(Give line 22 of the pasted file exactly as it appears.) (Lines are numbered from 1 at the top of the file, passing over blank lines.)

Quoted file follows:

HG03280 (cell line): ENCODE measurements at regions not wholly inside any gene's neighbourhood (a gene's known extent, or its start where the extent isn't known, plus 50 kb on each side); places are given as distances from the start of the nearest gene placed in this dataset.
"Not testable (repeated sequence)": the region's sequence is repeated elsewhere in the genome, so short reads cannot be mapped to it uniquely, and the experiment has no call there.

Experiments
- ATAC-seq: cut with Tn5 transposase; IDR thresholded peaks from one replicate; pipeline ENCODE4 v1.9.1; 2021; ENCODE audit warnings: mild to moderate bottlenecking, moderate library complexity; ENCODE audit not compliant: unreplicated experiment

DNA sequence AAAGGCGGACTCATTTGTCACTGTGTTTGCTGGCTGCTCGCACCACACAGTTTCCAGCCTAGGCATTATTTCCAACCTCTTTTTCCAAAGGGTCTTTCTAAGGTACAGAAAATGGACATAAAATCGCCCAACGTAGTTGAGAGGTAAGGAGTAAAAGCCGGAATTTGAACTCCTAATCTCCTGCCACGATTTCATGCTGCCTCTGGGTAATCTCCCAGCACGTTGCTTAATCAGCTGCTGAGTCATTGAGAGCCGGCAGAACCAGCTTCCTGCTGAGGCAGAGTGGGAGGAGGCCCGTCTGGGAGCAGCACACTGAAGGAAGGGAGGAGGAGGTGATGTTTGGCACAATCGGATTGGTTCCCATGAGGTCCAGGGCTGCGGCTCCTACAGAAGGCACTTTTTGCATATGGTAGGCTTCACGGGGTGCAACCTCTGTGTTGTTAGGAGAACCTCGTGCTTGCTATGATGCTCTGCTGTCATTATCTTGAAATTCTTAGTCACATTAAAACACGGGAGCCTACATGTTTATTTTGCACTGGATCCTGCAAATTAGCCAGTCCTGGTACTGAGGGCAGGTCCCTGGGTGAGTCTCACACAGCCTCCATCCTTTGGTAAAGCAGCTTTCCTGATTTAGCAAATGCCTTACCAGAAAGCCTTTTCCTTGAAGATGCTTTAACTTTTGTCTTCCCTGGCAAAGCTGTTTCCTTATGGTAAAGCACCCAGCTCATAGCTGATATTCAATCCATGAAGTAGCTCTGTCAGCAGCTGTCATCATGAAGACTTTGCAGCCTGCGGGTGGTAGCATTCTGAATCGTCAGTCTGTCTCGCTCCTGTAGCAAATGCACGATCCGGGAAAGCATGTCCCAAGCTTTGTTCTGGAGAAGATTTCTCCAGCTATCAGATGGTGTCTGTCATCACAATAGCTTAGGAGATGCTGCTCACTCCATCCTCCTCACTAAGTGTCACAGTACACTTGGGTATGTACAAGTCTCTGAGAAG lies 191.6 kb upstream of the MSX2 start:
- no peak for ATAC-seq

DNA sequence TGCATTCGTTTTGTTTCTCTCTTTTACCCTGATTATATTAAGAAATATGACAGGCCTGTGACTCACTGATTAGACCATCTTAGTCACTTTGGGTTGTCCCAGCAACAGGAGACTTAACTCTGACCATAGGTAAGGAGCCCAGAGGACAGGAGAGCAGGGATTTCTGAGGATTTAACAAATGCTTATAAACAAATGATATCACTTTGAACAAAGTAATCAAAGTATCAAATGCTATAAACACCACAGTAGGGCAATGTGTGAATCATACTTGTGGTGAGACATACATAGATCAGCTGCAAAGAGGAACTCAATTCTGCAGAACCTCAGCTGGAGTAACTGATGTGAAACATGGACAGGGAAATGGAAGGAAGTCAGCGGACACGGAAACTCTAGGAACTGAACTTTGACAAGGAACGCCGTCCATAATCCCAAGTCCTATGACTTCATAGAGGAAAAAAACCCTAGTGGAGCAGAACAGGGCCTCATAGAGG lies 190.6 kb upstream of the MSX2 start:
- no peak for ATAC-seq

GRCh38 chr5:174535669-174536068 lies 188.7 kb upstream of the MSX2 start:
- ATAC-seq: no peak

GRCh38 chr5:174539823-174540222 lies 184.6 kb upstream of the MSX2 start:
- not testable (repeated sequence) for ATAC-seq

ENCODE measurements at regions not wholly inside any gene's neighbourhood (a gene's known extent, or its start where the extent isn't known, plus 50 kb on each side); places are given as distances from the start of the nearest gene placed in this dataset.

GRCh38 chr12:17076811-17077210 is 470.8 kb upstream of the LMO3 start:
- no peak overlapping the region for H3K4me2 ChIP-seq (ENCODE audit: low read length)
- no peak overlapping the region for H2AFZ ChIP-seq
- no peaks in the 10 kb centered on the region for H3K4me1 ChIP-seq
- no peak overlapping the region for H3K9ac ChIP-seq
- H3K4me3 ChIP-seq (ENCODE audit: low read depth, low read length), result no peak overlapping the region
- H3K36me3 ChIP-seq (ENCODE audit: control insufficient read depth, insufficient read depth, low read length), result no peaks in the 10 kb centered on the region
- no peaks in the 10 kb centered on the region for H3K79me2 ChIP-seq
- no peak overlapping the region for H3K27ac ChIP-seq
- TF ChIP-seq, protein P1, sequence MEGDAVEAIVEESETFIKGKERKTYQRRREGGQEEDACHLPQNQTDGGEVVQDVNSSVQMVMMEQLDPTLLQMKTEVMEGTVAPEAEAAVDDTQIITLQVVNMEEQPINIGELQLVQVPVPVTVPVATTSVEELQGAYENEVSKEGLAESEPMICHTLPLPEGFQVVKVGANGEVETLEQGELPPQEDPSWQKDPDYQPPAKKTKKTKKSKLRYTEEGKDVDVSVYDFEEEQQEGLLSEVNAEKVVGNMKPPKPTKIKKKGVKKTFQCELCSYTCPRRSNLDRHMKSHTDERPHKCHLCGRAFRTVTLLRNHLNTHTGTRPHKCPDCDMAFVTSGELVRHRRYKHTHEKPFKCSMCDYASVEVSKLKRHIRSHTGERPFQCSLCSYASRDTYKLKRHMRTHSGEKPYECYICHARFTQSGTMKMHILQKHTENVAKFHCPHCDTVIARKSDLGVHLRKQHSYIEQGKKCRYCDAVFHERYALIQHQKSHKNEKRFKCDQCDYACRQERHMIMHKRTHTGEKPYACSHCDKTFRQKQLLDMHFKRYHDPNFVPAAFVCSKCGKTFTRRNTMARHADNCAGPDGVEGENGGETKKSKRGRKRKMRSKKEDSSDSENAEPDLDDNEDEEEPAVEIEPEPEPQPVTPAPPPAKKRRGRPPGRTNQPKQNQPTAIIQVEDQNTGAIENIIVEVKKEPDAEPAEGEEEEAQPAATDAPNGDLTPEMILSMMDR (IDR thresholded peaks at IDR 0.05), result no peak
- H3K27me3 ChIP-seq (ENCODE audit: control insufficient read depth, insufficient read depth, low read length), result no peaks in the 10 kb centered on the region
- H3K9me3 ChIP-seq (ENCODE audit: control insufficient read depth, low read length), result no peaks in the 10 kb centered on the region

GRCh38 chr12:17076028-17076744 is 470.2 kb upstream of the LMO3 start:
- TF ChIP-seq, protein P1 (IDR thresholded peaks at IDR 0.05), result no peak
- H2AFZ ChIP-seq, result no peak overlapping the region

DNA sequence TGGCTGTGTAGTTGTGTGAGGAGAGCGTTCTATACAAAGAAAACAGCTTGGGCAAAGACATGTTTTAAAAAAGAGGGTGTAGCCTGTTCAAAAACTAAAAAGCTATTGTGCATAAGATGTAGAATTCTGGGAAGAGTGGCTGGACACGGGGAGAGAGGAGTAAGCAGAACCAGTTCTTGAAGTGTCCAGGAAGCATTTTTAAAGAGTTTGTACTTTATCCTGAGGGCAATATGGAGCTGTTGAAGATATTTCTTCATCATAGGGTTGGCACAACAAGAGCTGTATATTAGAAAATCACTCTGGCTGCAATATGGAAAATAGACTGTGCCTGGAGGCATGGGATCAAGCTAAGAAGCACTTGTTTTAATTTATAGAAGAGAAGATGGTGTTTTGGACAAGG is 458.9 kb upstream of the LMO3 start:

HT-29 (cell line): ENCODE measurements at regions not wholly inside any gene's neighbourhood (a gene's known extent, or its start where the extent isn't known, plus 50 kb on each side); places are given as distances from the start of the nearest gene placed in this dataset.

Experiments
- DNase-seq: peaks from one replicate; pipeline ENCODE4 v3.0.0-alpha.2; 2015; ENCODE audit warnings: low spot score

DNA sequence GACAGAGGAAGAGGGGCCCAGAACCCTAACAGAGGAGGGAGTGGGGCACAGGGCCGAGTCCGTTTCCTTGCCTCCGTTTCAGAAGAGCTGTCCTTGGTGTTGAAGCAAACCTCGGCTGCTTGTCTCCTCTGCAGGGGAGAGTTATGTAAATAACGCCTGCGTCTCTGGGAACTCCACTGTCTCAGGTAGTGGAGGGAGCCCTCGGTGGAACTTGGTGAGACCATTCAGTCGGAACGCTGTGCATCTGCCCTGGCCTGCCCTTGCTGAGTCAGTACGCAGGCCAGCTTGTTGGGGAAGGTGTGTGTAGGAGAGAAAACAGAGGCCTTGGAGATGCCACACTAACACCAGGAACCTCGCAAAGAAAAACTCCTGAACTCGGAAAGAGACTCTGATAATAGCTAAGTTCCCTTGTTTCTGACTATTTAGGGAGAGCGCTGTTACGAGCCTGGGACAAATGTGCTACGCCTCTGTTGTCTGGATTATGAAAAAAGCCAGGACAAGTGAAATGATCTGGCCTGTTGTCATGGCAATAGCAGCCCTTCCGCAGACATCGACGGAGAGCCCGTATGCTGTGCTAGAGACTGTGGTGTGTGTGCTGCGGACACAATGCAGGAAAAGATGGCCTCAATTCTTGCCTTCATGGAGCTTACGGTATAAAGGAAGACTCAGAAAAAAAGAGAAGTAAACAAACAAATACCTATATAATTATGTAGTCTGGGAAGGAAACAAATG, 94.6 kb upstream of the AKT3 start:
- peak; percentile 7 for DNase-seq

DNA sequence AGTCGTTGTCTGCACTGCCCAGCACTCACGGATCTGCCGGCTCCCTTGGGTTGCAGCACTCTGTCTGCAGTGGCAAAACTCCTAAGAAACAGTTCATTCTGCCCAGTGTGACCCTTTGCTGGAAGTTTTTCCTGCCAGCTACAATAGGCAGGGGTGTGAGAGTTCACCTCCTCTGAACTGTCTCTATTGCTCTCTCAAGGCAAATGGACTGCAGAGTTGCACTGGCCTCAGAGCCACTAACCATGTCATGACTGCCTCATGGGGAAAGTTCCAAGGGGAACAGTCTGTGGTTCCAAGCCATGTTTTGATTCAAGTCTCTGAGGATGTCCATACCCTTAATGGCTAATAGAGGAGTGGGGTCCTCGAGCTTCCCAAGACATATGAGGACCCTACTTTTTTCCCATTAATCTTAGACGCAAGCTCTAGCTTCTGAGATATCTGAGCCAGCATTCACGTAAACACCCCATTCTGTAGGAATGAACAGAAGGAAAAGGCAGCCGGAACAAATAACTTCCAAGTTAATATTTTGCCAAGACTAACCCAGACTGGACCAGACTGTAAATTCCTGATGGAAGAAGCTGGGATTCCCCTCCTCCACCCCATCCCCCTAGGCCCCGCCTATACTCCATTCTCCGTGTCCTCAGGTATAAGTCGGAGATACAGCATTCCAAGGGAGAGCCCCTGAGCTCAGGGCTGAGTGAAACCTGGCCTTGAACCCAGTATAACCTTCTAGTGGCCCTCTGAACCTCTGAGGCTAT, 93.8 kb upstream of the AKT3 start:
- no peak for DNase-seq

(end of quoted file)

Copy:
- no peak overlapping the region for H3K27ac ChIP-seq